Although existing legislation calls for riders and passengers to always wear appropriate protective headgear on bikes, in practice many people ignore the recommendation.
That’s mainly because the law does not prescribe any punishment for not complying with the recommendation and police officers cannot therefore fine or otherwise penalise people who choose not to wear a helmet.
However road safety officials are now working on amendments to current legislation that could change all that.
Chief executive of the Finnish Road Safety Council Anna-Liisa Tarviainen said that the final legislation could adopt one of three alternative approaches.
"For instance we may not regulate the use of helmets at all in the legislation. Another alternative is that the law remains the same as it is now. In other words, we say in a forceful tone that a helmet must be used, but we don’t prescribe a fine. A third option is to introduce a fine," Tarviainen explained.
The last option would mean that wearing helmets would become legally obligatory and not using them could lead to a penalty, in other words, a fine.
"Recommendations don't belong in the law"
Officials have been working for some time on amending the Road Traffic Act. The road safety council said that the draft legislation will be circulated for commenting this year, perhaps during the summer.
"Some are of the opinion that regulations that take the shape of recommendations don’t belong in the law. They say that the law should contain the kinds of prohibitions and decrees for which penalties have been prescribed and which can be handed out," Tarviainen observed.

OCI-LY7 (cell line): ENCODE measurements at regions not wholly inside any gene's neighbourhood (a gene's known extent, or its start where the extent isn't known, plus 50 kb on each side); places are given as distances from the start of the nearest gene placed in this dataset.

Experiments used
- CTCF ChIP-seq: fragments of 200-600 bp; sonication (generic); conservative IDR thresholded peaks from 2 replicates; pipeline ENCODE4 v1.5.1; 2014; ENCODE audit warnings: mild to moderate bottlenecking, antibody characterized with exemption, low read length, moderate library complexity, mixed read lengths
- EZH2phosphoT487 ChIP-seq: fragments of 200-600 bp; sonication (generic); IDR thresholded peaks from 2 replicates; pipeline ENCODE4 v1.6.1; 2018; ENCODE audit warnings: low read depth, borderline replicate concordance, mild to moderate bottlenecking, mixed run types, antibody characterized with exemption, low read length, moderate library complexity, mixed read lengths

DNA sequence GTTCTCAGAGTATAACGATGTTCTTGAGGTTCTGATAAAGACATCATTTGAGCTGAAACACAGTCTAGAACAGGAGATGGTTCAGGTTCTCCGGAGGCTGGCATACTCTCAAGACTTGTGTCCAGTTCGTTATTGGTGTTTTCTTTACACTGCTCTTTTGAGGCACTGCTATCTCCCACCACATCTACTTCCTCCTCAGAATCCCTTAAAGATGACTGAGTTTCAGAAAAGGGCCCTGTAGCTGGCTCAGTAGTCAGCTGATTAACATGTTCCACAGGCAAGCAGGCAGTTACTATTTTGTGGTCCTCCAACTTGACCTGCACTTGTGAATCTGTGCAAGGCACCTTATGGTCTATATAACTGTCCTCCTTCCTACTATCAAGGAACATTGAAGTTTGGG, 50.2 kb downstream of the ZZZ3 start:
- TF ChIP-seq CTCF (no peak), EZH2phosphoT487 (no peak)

In other words, if police don’t have the resources to monitor the use of helmets by cyclists and can’t write fines, there is no point in including compulsory fines in toe legislation.
"But we do have other statutes now that police don’t really enforce in practice: for example cyclists are prohibited from riding on sidewalks and pedestrians are not supposed to cross the street on a red light."
Whatever legislators eventually decide, the head of the road safety organisation said that cyclists would do well to protect their heads.
"Protecting one’s head is always advisable, even if police aren’t watching and will not hand out fines," she concluded.
According to figures provided by the council, in 1990 just four percent of cyclists used a helmet while riding. In 2015, on average nearly half of bikers – some 43 percent used protective headgear. In Helsinki, the figure was as high as 80 percent.